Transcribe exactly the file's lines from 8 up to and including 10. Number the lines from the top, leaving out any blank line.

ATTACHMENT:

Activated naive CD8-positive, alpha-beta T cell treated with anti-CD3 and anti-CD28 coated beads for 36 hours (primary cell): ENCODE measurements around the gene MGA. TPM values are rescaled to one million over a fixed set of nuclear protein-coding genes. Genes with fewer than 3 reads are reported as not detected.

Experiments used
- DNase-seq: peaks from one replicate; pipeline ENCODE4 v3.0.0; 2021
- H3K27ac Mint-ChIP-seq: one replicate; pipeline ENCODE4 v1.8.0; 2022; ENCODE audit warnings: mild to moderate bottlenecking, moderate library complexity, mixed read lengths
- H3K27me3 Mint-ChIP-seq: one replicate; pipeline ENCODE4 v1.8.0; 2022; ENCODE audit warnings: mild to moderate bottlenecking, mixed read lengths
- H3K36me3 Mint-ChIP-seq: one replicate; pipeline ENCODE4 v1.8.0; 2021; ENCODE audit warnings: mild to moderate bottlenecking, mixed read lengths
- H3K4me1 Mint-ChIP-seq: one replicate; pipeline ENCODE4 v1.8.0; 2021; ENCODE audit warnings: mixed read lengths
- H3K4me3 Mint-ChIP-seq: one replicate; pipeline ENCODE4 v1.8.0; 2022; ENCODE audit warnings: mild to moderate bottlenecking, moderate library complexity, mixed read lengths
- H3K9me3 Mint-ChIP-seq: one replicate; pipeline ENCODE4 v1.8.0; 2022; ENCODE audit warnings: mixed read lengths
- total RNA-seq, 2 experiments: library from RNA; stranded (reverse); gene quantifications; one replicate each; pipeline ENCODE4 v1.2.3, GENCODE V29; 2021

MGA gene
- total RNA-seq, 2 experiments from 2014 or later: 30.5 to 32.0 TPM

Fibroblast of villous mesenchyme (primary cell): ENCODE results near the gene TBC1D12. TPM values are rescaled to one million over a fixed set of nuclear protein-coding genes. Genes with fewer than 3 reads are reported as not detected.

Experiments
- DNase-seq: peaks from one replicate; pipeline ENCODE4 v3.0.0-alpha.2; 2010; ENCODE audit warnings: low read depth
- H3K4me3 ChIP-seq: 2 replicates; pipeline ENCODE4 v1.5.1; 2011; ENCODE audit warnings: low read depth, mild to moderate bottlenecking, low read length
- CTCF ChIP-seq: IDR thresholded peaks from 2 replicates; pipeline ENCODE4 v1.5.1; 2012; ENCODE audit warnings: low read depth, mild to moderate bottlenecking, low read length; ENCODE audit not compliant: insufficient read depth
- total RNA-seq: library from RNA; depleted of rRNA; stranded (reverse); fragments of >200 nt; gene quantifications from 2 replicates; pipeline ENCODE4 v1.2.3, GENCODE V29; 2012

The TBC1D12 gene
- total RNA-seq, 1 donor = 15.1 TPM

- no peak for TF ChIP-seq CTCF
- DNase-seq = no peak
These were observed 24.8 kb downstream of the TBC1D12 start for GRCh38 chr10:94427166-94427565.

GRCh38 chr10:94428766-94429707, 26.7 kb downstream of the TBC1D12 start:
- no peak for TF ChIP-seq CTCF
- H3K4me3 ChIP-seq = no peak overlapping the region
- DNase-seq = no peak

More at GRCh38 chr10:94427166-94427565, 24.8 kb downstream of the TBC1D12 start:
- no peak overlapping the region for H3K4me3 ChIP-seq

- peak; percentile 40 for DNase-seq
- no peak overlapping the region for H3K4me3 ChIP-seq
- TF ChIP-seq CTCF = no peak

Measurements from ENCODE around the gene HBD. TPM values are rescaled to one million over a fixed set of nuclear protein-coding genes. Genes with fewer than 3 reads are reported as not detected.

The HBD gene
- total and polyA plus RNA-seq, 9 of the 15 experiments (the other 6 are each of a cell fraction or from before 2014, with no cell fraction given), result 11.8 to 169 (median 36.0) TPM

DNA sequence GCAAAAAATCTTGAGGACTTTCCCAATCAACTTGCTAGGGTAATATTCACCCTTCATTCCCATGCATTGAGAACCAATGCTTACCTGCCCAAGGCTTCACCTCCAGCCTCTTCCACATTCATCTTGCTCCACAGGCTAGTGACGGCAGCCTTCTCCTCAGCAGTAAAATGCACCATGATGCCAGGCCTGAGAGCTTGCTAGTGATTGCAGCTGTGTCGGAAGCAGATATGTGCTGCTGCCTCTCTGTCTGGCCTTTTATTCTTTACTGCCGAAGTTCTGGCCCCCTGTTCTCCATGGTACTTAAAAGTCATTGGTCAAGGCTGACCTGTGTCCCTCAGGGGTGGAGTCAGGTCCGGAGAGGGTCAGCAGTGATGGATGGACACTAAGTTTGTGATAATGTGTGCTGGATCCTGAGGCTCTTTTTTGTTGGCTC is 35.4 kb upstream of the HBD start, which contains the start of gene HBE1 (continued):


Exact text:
- H3K4me3 Mint-ChIP-seq: one replicate; pipeline ENCODE4 v1.8.0; 2022; ENCODE audit warnings: mild to moderate bottlenecking, moderate library complexity, mixed read lengths
- H3K9me3 Mint-ChIP-seq: one replicate; pipeline ENCODE4 v1.8.0; 2022; ENCODE audit warnings: mixed read lengths
- total RNA-seq, 2 experiments: library from RNA; stranded (reverse); gene quantifications; one replicate each; pipeline ENCODE4 v1.2.3, GENCODE V29; 2021